I touched on this topic in number 5.
When promoting via socialising, it’s always beneficial to have strength in numbers.
Imagine how many people you could talk to, at one of your gigs, as a solo musician… Now imagine how many people you (and the rest of your band!) could speak to, at one of your band’s gigs.
Once a few of your band’s members understand online promotion, getting your word out should be a walk in the park!
7. When a group works well together, it shows.
When you see a well-rehearsed group of musicians performing their amazing originals on stage, there’s nothing quite like it.
As a member of the audience, you feel great, just watching it!
This may just be something I’ve noticed but the reaction to your music becomes much greater and seems more sincere when your band performs like a well-rehearsed team.
When you’ve had a bad gig, even if you’re professional enough not to make it obvious, the audience still tends to know. No matter how drunk they are! No matter how many friends or family members offer their kind words, it’s the words of the random strangers that matter. If the feedback seems disingenuous, then it probably is. Sincerity is something that can’t be well-faked.
When your band have put on a great performance, people will be excited to share their thoughts with you.
“There are three responses to a piece of design – yes, no, and WOW! Wow is the one to aim for.” — Milton Glaser
This is so true!
8. Opportunities multiply.
As mentioned in number 6, when you have multiple people going around, talking about your band, promoting, you have a greater audience than if one person did it alone.
This doesn’t just relate to converting people into fans.
Opportunities come in all shapes and sizes, such as finding gigs, booking the band into festivals, getting onto radios, making connections with the right people… etc.
With more people looking for those opportunities, your band will certainly find more of them.
9. Your band mates can cover for you if you make a mistake.
Possibly my favourite part of being in a well-rehearsed band.
If I ever make a mistake like accidentally pulling out my guitar lead (yep, I stood on it… that was before I learnt to loop it around the strap…), I can count on my band to cover for me.
That’s impossible as a solo artist. You’re up there on your own.
It works both ways too. I once covered for a synth player, when his instrument just turned off… by altering my sound into something more “full” and well-rounded in the EQ levels, and played his part on guitar. He was professional enough to not make a scene out of it and I had my head screwed on, to help him out. It only took a few clicks of a pedal and a quick few glances over at the band to reassure them. Then, it was up to him to subtly let me know when he was able to continue.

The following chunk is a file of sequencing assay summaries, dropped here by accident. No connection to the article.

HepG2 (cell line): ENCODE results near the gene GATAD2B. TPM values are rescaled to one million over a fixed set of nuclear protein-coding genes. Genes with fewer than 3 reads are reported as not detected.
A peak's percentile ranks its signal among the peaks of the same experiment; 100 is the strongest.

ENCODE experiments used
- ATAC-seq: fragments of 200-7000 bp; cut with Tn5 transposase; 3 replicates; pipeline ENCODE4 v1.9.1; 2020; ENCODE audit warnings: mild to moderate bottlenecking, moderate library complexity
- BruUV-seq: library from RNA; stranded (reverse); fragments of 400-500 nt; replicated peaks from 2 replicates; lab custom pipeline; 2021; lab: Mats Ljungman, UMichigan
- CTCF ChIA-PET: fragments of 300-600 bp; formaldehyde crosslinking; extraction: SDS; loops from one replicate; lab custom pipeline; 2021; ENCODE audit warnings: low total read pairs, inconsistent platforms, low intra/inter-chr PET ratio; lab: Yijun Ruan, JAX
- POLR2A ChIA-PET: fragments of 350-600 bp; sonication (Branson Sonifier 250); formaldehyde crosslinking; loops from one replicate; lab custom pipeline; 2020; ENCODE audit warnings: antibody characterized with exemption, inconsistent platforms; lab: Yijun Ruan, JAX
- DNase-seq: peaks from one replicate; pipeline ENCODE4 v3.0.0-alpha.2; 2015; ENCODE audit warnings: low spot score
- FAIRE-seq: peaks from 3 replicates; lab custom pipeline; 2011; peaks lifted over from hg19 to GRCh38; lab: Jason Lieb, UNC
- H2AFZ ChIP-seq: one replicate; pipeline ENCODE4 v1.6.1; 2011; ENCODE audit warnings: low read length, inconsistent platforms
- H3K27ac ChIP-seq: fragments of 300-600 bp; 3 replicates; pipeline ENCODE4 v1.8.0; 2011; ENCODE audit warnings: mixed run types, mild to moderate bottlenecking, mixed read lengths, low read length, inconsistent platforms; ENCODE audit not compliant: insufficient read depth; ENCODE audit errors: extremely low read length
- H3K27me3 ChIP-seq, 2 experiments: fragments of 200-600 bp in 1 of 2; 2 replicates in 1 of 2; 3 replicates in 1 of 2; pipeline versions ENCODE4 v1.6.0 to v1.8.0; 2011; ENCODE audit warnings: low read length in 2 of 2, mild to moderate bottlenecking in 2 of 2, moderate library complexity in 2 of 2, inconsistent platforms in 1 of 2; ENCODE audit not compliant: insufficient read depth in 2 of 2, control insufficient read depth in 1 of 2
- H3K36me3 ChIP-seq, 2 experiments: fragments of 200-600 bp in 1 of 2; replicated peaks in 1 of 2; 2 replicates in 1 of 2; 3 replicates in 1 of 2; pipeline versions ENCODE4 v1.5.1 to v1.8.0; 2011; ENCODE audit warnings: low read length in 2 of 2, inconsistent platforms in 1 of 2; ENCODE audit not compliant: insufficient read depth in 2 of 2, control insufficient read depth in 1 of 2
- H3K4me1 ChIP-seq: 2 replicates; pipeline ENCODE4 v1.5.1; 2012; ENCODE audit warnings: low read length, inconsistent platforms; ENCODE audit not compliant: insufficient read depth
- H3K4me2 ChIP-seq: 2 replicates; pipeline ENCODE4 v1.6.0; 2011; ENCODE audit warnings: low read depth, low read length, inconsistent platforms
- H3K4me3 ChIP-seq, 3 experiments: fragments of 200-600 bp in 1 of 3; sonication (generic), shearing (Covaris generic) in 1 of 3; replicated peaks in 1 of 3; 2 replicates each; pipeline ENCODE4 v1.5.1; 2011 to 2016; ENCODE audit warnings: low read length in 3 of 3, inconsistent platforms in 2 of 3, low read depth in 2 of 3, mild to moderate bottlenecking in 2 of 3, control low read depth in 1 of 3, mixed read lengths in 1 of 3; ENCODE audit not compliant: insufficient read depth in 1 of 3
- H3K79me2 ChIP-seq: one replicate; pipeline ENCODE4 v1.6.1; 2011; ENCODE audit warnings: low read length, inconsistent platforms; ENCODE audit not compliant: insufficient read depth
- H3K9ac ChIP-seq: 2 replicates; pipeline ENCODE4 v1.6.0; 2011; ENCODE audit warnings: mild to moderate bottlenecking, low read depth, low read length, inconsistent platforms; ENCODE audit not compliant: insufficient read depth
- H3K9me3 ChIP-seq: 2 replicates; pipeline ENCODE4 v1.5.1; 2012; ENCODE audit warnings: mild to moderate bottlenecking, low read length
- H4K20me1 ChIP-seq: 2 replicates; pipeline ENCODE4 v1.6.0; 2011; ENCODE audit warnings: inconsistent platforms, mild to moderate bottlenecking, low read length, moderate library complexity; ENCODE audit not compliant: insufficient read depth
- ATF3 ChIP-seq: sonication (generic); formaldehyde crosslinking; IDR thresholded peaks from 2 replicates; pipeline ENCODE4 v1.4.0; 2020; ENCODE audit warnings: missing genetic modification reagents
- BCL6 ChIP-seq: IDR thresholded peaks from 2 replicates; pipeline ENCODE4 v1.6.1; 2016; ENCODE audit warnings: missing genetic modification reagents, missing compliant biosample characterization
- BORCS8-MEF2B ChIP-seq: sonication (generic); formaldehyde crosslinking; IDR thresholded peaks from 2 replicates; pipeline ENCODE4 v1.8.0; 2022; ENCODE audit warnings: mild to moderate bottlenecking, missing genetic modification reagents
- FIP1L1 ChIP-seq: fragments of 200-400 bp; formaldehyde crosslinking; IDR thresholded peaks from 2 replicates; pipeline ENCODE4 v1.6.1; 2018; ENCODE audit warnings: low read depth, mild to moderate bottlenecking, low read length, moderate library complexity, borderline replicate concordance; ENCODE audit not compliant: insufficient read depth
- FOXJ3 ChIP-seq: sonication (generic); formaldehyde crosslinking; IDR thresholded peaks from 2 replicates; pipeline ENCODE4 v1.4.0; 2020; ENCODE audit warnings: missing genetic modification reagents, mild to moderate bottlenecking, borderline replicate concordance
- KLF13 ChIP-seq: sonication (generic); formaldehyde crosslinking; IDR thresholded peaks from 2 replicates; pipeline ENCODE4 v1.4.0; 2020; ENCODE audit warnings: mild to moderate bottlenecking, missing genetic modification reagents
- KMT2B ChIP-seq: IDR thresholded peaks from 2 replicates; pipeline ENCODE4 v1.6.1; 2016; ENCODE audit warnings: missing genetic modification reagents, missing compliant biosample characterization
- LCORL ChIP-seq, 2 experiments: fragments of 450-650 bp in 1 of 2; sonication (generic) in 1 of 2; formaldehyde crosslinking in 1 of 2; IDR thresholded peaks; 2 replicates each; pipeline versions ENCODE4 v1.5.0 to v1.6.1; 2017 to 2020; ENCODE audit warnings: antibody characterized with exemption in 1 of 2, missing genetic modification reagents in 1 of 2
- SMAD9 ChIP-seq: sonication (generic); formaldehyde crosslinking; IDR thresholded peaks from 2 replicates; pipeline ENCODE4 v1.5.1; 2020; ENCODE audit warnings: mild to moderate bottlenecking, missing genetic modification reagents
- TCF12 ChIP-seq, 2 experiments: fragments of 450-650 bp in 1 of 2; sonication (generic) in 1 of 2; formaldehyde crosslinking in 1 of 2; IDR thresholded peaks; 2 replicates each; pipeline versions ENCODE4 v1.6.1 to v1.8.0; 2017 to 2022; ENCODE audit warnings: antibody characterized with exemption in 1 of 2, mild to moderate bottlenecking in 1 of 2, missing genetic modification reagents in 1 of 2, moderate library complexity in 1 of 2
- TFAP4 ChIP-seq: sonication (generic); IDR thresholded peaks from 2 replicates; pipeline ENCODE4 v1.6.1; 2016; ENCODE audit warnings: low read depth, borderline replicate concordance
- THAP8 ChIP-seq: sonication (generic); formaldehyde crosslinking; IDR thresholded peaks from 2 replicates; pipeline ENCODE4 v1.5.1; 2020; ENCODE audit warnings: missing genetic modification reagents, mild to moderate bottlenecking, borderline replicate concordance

10. When one person in a band succeeds, the band succeeds.
I wrote a song when I was 14, which actually won an award for the band I was in back then.
The song’s called “Three Swords” and it won a free professional studio session for the band. We were only 14 so getting into a studio to record the song professionally was quite an achievement. It wasn’t just me who won that award.
I may have written the song but the guys played it with me.
They’re just as responsible for winning that award as I am.
Another example: I actually won a singer-songwriter award, which awarded me a local radio interview. I didn’t talk about myself as a singer-songwriter for very long before I turned the topic onto the band. Free promotion to a local audience.
When one person succeeds, the band succeeds and it boosts each and every person within it.
Which leads me nicely to my final thought:
I urge you to have a JAM with some local musicians. It may spur you on to forming a band of your own!
If you’re already a band member, share this blog with them!! Make your band experience one that will last a lifetime. Build opportunities together and grow as a unit. If you have your own personal goals in music, then let the success of your band boost your momentum in reaching your personal goals too!
Want an example!…
Let’s say you want to be endorsed by your favourite brand of instrument.
To get there, you need to be recognised, professional, popular and active in music. Both in real-life and online, socially.
Reaching those heights on your own is bordering impossible! Make your aims a reality by accepting help and putting everything you can into the success of yourself and those who are alongside you in a band. You’ll reach those personal goals with intelligence and determination! Good luck!